ING and Societe Generale have teamed up with commodity trading house Mercuria to test the use of blockchain technology for a live oil trade.
Blockchain tech was used to sell an oil cargo shipment containing African crude three times on its way to China, with traders, banks as well as an agent and an inspector, all performing their role in the transaction directly on the 'Easy Trading Connect' platform.
Easy Trading Connect was last year’s winner of ING's Innovation Bootcamp, in which employees are challenged to come up with smart ideas for transforming banking. Teams with the best ideas are given the chance to turn their idea into reality with help of ING’s Innovation Studio.
With commodity trading and finance still heavily reliant on physical paper documents making their way across the globe, the partners say that the industry is ripe for an overhaul. The experiment found that by making efficiency gains in certain processes, the average total time for a bank to complete its role in the transaction could be slashed from approximately three hours to 25 minutes.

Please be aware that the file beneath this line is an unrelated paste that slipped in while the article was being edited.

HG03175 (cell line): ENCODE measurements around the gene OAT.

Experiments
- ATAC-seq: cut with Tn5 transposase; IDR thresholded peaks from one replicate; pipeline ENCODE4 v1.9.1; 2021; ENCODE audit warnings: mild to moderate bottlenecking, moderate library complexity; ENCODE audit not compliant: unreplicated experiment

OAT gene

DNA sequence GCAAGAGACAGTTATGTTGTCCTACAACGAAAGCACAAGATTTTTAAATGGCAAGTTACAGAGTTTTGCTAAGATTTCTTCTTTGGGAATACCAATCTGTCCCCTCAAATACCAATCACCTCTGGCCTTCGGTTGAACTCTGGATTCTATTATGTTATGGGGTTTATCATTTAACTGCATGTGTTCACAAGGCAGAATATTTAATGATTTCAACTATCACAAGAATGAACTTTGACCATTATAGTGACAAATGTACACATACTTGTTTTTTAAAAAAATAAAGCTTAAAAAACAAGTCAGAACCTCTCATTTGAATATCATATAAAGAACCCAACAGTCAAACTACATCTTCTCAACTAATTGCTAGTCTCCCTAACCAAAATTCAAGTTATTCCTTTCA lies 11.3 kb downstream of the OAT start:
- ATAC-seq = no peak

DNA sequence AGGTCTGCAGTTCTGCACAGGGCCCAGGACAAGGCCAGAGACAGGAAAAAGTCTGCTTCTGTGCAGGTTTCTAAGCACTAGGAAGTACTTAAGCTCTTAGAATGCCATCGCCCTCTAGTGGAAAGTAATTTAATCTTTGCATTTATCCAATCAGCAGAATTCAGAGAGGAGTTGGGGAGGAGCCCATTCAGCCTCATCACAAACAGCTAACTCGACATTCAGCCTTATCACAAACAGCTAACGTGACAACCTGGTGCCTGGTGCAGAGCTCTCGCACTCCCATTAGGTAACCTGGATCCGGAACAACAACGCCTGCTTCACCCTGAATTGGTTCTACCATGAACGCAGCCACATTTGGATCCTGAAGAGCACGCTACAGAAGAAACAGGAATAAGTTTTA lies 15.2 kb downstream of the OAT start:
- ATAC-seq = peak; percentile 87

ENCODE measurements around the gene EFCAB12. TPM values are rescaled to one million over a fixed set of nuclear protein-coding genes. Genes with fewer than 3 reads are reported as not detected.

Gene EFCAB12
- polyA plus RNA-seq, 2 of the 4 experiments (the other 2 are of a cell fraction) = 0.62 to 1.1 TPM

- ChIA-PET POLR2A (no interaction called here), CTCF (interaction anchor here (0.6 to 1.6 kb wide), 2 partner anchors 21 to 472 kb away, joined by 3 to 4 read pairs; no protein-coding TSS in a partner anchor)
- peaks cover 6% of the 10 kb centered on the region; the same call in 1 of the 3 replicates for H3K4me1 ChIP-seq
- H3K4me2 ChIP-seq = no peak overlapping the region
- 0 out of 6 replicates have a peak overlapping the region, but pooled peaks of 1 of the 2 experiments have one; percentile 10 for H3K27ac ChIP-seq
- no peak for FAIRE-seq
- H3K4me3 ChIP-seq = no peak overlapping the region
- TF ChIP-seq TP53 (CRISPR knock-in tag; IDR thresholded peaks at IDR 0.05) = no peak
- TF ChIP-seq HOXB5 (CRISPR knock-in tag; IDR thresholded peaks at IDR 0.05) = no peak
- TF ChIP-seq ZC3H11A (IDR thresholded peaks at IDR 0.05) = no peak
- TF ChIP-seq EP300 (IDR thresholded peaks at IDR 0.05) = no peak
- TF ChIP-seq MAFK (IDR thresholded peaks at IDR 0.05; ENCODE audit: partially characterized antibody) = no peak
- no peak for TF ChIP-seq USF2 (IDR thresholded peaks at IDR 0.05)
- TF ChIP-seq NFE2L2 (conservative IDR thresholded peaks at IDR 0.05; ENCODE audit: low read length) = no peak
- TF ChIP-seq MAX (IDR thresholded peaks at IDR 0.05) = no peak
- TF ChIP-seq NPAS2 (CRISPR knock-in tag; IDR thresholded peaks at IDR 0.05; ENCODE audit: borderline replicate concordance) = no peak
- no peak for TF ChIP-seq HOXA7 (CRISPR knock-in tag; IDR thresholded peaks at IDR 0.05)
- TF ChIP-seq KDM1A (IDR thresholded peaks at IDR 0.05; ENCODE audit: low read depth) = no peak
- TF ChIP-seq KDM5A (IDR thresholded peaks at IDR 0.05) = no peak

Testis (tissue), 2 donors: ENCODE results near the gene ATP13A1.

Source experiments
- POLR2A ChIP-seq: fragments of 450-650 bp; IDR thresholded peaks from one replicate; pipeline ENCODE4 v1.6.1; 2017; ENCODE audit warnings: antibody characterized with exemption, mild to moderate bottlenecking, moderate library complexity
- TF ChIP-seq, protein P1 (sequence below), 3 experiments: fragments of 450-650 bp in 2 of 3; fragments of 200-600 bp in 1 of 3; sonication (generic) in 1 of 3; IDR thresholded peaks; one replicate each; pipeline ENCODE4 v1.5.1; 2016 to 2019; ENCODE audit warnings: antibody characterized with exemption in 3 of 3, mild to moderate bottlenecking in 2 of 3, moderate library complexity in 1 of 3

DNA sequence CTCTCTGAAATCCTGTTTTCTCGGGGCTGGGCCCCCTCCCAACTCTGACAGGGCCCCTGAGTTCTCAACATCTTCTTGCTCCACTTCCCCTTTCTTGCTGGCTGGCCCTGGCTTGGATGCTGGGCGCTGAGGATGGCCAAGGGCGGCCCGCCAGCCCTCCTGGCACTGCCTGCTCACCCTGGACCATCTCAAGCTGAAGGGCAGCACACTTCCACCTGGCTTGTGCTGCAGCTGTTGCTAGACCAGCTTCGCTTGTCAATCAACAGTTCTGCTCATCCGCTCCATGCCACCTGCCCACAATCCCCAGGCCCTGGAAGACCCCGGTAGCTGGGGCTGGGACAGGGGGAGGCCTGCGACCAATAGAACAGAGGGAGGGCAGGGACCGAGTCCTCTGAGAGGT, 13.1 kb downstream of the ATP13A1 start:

In addition, applying distributed ledger technology to the commodity trade financing chain can prevent issues such as documentary fraud and allows for the digitalisation of assets, claim the pilot participants.
Patrick Arnaud, MD, trade and commodity finance, ING, says: “The commodity finance industry is hampered by nature by inefficiencies and outdated procedures. By applying blockchain technology, we expect that we can eliminate a lot of these, making the overall process faster and more cost effective and the tests we have been able to carry out have proved this."
Federico Turegano, global head, natural resources and infrastructure, Societe Generale Corporate & Investment Banking adds: "The Easy Trading Connect platform allowed real-time access to information for all parties, eliminating the need for an acknowledgment process. It also keeps a full data record, which is useful for auditing and as well as having an intuitive navigation system and a well thought through design."